Manufacturer's Suggested Retail Price (MSRP), also known as "sticker" price, is a recommended selling price that automakers give a new car that is above the invoice price paid by the dealer. It is a price that does not include any options that can be added to a particular car style. When shown as a range, the prices are starting MSRPs, without options, for multiple styles for that model.
This price range reflects the Kelley Blue Book Suggested Retail value for all trim levels, but not necessarily all available options.
The Kelley Blue Book Suggested Retail value represents the amount an auto dealer might ask for a specific vehicle; the actual sale price will vary. A vehicle's popularity, condition, warranty, color and local market conditions are factors involved in determining a final price. The retail value is not a trade-in or private party value.
The Suggested Retail value assumes that the vehicle has been fully reconditioned and has a clean title history. The Suggested Retail value also allows for advertising, sales commissions, insurance and other costs of doing business as a dealer. Most vehicles offered at this price have passed an inspection, and some may carry a warranty. Vehicle mileage is assumed to be normal or below normal.
Best Bets get average or better mpg, have average or better reliability, good crash-test ratings, and our experts' recommendations.
By Jim Mateja
January 22, 1990
To fully appreciate the 1990 Cadillac sedan DeVille requires two test drives-one of the DeVille, the other of the Brougham. After a few days with the DeVille, pack your gasoline credit card and take to the roadway in the Cadillac Brougham sedan to
compare how far luxury has come-or, that is, gone. DeVille is the front-wheel-drive luxury sedan of the early `90s at Cadillac. Brougham is the rear-wheel-drive luxury sedan that`s sold in the `90s but is a carryover from the `60s when excess
bordering on absurdity was the norm. We test drove both `90 luxury sedans and concluded: - DeVille is a sailboat, Brougham a yacht. - DeVille slips into those tight parking spaces; Brougham takes two because they`re small. -
DeVille glides into turns with only a trace of lean from its trim body; Brougham lumbers into the turn and swings wide as the laws of physics and the rule about weight in motion tending to stay that way take hold. - DeVille has a peppy
4.5-liter, 180-horsepower, fuel-injected, V-8 engine that powers you from the light and past the filling station. Brougham has a 5-liter, 140-h.p., carbureted, V-8 or optional and peppier 5.7-liter, 175-h.p., fuel-injected, V-8 engine that powers you from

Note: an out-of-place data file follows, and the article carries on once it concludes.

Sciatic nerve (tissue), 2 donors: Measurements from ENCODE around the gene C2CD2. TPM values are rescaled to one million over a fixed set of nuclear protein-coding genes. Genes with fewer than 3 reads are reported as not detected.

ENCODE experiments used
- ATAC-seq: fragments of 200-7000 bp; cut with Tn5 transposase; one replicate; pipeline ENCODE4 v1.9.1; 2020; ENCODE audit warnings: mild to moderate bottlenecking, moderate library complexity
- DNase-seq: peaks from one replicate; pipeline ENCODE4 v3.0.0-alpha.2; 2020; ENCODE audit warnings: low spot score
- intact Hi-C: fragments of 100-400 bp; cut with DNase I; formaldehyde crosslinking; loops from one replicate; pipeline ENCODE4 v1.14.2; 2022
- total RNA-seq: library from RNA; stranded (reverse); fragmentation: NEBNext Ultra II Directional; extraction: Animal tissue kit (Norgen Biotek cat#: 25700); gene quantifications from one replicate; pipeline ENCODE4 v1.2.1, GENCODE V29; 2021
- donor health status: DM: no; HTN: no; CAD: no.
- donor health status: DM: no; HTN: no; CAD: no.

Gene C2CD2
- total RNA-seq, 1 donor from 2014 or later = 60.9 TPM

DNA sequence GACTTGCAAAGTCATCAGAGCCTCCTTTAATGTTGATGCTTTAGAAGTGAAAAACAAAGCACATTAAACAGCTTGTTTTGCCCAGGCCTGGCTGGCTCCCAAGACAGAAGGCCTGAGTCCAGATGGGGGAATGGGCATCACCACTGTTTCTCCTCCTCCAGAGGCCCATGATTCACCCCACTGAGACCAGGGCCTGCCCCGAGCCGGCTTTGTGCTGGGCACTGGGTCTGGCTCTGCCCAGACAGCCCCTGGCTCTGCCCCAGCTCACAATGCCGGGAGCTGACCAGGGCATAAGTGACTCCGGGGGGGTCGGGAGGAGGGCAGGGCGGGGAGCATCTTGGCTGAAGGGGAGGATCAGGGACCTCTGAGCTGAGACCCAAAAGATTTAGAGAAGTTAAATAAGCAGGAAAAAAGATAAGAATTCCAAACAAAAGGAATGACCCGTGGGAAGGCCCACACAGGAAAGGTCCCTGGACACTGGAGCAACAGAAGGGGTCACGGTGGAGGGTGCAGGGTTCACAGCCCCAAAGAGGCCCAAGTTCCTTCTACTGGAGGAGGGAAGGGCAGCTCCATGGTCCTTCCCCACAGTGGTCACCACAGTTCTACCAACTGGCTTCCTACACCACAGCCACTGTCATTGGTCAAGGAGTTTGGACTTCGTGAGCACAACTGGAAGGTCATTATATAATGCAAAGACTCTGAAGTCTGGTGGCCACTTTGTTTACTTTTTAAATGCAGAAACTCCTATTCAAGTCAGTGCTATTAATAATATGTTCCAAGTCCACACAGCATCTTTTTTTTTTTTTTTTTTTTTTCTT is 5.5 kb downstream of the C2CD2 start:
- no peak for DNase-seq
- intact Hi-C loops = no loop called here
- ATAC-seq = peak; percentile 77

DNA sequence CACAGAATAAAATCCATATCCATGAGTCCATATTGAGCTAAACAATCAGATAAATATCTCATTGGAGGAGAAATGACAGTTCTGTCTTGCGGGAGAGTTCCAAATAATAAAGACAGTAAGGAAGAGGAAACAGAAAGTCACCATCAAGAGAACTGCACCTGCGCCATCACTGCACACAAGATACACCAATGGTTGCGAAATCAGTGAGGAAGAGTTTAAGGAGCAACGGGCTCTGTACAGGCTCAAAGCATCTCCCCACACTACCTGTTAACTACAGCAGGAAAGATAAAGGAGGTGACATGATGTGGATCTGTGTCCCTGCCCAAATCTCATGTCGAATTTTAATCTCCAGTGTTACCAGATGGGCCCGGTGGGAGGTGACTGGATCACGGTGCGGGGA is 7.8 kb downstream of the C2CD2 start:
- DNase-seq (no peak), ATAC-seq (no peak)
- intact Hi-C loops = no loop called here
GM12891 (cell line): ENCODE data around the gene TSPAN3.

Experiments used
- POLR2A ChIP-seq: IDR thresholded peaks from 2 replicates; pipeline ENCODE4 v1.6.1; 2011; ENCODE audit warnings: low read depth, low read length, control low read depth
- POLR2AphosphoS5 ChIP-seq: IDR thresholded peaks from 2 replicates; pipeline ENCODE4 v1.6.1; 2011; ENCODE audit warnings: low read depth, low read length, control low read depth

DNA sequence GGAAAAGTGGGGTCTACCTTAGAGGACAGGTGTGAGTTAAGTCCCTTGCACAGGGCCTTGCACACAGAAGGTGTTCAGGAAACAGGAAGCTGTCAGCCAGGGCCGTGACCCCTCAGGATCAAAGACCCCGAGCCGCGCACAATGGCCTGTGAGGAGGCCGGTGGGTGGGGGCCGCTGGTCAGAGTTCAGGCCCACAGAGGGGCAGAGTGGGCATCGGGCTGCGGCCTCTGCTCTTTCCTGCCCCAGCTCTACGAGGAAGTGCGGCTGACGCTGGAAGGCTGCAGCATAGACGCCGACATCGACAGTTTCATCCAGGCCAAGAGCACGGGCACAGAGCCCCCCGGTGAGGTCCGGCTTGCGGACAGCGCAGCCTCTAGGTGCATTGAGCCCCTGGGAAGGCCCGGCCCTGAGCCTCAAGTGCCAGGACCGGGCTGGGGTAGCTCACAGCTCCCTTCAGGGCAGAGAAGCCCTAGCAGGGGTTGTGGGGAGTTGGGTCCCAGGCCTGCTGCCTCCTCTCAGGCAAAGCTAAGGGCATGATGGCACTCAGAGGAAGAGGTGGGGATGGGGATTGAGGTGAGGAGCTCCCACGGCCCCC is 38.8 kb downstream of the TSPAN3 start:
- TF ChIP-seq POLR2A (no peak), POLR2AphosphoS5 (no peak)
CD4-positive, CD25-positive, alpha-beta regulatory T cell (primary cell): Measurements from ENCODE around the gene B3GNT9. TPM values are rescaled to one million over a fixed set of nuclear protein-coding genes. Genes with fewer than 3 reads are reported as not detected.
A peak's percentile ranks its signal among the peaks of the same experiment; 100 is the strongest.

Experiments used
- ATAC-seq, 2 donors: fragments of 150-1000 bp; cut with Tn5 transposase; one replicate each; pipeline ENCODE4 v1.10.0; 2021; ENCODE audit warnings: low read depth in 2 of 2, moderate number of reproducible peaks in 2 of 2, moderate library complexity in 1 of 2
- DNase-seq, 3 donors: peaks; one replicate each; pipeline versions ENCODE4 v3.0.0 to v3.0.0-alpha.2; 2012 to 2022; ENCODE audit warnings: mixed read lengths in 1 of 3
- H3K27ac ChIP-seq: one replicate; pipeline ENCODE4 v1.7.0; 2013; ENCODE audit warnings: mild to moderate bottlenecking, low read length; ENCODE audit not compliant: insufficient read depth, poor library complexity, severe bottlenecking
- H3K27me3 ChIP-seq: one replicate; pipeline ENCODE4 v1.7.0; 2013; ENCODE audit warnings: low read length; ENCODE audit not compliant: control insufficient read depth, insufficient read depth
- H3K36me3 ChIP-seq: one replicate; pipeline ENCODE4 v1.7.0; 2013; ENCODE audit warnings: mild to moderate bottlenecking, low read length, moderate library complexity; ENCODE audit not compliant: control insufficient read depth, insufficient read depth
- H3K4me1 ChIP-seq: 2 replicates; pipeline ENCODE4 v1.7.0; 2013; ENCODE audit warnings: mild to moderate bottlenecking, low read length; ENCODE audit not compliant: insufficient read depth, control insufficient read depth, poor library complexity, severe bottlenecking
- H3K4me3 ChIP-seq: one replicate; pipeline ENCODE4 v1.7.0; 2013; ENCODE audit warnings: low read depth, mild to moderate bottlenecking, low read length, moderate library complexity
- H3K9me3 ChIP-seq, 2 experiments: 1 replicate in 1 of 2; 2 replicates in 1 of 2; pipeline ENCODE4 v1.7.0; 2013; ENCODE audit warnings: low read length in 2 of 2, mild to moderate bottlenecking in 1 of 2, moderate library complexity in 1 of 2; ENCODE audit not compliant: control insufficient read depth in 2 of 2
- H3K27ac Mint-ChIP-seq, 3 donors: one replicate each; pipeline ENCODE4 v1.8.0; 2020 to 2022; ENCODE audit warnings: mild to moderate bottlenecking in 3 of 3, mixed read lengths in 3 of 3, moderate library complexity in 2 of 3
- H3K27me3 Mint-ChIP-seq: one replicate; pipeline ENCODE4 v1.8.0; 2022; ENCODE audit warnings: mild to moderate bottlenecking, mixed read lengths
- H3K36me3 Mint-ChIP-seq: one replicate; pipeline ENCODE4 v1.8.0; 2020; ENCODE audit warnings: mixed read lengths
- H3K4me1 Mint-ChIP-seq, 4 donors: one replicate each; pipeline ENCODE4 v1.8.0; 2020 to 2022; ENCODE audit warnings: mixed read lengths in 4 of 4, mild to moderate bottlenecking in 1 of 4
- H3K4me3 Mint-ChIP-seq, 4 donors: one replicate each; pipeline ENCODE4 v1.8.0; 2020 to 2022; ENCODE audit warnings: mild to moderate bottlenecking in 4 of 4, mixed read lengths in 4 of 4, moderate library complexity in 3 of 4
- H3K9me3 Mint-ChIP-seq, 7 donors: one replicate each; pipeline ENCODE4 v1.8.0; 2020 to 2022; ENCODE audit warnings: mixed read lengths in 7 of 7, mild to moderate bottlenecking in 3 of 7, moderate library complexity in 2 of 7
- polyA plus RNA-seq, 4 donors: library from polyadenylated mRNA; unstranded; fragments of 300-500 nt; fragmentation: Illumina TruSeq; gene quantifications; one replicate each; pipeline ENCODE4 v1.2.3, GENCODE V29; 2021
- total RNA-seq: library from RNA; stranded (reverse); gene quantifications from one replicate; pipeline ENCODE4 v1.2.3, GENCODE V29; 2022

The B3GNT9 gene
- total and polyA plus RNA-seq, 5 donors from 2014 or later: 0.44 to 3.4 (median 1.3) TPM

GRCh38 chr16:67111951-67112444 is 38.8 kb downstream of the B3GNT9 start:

the light to the next filling station, where you have to pause to replenish the tank. - The DeVille is EPA rated at 16 miles per gallon city/25 m.p.g. highway, the Brougham at 14 m.p.g. city/21 m.p.g. highway. The Brougham carries an $850
gas-guzzler tax. The tax applies to cars with combined city and highway mileage of less than 22 m.p.g. The DeVille doesn`t outdo the Brougham in every category. Though DeVille gives rear-seat occupants enough room to cross legs without touching
the front-seat and to have a conversation without the front-seat passengers joining in, so does the Brougham. Also, DeVille`s trunk will hold a couple sets of golf clubs, but ditto for Brougham. The Brougham has a couple of advantages over the
DeVille. Though both have antilock brakes, they`re standard in the Brougham and a $925 option in DeVille. When it comes to towing, the Brougham will pull the big boat, DeVille brings up the dinghy. DeVille is the one you want to drive a second
time while Brougham is the one you tip your hat to out of respect for the elderly. DeVille offers smooth but firm ride and handling, more than abundant room and comfort, a back seat that vies for space with stretch limos and a 4.5-liter V-8 with the
punch lacking in the old 4.1-liter V-8. Basically, DeVille is jeans, Brougham furs. DeVille is practical, Brougham pretentious. DeVille has grown from its mid-1980s downsizing. In the 1989 model year, the wheelbase grew 3 inches to 113.8
inches and length was extended 2.5 inches to 205.6 inches. Brougham is much larger, built on a 121.5-inch wheelbase and 221 inches long overall. How big is that? Try parallel parking, and
you`ll know. Brougham is the largest domestic car on the market. Base price on the DeVille $27,540, the Brougham $28,250. In addition to antilock brakes, standard equipment in the Brougham includes air conditioning; power brakes and
steering; power windows/door/ seats, puncture-sealing, steel-belted, whitewall, radial tires; AM/FM stereo with cassette and digital clock; rear-window defogger; padded vinyl roof; cruise control; tilt and telescoping wheel; digital outside temperature
display; and a cupholder that pops out of the center armrest. The car we drove included leather seats for $560, compact disc player addition to the radio for $296 and a day/night mirror for $80 plus an option package for $1,243 with such goodies
as remote fuel filler door release, illuminated vanity mirrors, twilight sentinel that automatically adjusts lights and rear-seat reading lamps. The 5.7-liter V-8 is part of an optional $549 trailer towing package. The stic
er read $31,433 plus $550 for freight. DeVille comes with everything the Brougham does plus independent four- wheel suspension, all-season radials, onboard computer diagnostics and a digital fuel data system to tell you how many gallons remain in
the tank. It included a $961 option package that included the same items as the Broughams special option load plus floor mats and a trunk mat. Leather seats ran $560, cast aluminum wheels $480, electriclear windshield that eliminated early morning
frost very quickly for $250 and electric rear window defogger for $195. The sticker ran $32,433 plus $550 for freight.